India: Validity And Grounds For Challenging An Award

Last Updated: 15 May 2017
Article by Mahip Singh Sikarwar

Most Read Contributor in India, July 2017

PREFACE

The parties cannot appeal against an arbitral award as to its merits and the court cannot interfere on its merits. The Supreme Court has observed "an arbitrator is a judge appointed by the parties and as such an award passed by him is not to be lightly interfered with." But this does not mean that there is no check on the arbitrator's conduct. In order to assure proper conduct of proceeding, the law allows certain remedies against an award.

INDIAN SCENARIO

Under the repealed 1940 Act three remedies were available against an award- modification, remission and setting aside. These remedies have been put under the 1996 Act into two groups. To the extent to which the remedy was for rectification of errors, it has been handed over to the parties and the Tribunal. The remedy for setting aside has been moulded with returning back the award to the Tribunal for removal of defects.

Section 34 provides that an arbitral award may be set aside by a court on certain grounds specified therein. Under Section 34 of the Act, a party can challenge the arbitral award on the following grounds-

  • the parties to the agreement are under some incapacity;
  • the agreement is void;
  • the award contains decisions on matters beyond the scope of the arbitration agreement;
  • the composition of the arbitral authority or the arbitral procedure was not in accordance with the arbitration agreement;
  • the award has been set aside or suspended by a competent authority of the country in which it was made;
  • the subject matter of dispute cannot be settled by arbitration under Indian law; or
  • the enforcement of the award would be contrary to Indian public policy.

The Amendment Act has added an explanation to Section 34 of the Act. In the explanation, public policy of India has been clarified to mean only if:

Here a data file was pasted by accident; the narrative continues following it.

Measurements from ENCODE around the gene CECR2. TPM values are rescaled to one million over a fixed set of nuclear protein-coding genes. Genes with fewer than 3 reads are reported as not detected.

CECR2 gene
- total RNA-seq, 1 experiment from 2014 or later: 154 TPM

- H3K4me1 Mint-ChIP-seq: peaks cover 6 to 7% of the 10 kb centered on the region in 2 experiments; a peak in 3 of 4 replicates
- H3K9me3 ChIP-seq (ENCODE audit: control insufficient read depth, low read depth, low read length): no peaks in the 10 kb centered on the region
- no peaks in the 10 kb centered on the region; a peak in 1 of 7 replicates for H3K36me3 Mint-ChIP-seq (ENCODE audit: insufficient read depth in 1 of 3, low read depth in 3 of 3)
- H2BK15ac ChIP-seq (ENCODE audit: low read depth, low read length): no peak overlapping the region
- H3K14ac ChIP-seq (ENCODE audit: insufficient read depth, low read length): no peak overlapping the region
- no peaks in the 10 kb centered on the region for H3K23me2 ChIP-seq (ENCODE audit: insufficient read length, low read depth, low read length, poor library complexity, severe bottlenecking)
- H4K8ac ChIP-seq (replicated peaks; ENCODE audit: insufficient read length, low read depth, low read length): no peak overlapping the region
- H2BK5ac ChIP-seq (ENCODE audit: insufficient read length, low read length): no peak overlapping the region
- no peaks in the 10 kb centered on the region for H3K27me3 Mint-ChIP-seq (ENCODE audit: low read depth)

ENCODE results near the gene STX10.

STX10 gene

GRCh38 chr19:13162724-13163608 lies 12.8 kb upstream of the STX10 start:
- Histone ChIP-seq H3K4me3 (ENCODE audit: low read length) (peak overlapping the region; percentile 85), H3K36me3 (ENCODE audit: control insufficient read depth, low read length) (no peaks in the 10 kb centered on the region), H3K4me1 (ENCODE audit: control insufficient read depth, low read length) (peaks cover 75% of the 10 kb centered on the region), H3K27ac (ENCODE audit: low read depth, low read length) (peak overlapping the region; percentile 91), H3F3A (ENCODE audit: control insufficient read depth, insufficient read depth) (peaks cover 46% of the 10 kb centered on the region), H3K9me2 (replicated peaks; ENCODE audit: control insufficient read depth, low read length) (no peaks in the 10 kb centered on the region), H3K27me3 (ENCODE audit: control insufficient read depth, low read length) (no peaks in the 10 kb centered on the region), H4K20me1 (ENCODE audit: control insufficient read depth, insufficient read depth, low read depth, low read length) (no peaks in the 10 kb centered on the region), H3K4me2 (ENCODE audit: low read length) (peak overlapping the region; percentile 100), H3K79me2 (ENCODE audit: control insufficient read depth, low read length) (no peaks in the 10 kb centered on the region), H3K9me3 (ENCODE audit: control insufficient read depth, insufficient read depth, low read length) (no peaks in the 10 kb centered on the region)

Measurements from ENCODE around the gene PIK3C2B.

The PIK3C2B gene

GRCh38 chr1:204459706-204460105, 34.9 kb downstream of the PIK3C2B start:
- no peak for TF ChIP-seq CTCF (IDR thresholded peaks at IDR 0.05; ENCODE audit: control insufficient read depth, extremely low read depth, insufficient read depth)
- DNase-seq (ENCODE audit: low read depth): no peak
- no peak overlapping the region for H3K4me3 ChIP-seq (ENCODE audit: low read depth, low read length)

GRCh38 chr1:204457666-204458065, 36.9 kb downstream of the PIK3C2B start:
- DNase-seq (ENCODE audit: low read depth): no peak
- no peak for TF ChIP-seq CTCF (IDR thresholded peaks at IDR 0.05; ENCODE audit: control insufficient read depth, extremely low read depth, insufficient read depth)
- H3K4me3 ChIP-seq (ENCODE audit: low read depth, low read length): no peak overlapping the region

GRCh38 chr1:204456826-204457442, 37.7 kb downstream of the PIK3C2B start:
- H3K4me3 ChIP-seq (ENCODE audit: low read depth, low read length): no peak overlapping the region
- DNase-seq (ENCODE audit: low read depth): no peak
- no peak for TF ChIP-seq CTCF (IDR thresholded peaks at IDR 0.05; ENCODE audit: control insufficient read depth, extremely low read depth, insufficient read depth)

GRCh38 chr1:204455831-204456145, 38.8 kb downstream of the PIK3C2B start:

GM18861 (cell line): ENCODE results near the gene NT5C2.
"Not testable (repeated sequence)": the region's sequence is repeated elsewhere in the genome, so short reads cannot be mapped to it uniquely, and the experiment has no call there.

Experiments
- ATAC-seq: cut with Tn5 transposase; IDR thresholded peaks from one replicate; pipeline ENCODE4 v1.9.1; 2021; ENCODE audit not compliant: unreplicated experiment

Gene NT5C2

• the making of the award was induced or affected by fraud or corruption or was in violation of Section 75 or 81; or
  • it is in contravention with the fundamental policy of Indian law; or
  • it is in contravention with the most basic notions of the morality or justice.

Section 34(2)(b) mentions two more grounds which are left with the Court itself to decide whether to set aside the arbitral award:

  1. Dispute is not capable of settlement by arbitral Process
  2. The award is in conflict with the public policy of India

The Amendment Act clarifies that an award will not be set aside by the court merely on erroneous application of law or by re-appreciation of evidence.1 A court will not review the merits of the dispute in deciding whether the award is in contravention with the fundamental policy of Indian law.2 The Amendment Act has also introduced a new section providing that the award may be set aside if the court finds that it is vitiated by patent illegality which appears on the face of the award in case of domestic arbitrations. For ICA seated in India, 'patent illegality' has been keep outside the purview of the arbitral challenge.3

A challenge under this section can be filed only after providing prior notice to the opposite party.4Section 34 of the Act is based on Article 34 of the UNCITRAL Model Law and the scope of the provisions for setting aside the award is far less than it was under the Sections 30 or 33 of the 1940 Act. In Municipal Corp. of Greater Mumbai v. Prestress Products (India)5, the court held that the new Act was brought into being with the express Parliamentary objective of curtailing judicial intervention. Section 34 significantly reduces the extent of possible challenge to an award.

In Sanshin Chemical Industry v. Oriental Carbons & chemical Ltd.6, there arose a dispute between the parties regarding the decision of the Joint Arbitration Committee relating to venue of arbitration. The Apex Court held that a decision on the question of venue will not be either an award or an interim award so as to be appealable under Section 34 of the act.

In Brijendra Nath v. Mayank,7 the court held that where the parties have acted upon the arbitral award during the pendency of the application challenging its validity, it would amount to estoppel against attacking the award.

INTERNATIONAL SCENARIO

Generally, the grounds for challenging an award are limited and many countries do not permit appeals from the decision of an arbitral tribunal. In countries that have adopted the UNCITRAL Model Law on International Commercial Arbitration, awards can only be challenged by seeking their 'annulment' at the seat of the arbitration. Awards may also be challenged by resisting their enforcement in a place where the successful party seeks to enforce them. Even if an award is annulled, or if enforcement is refused, this may not necessarily prevent it from being enforced in another country.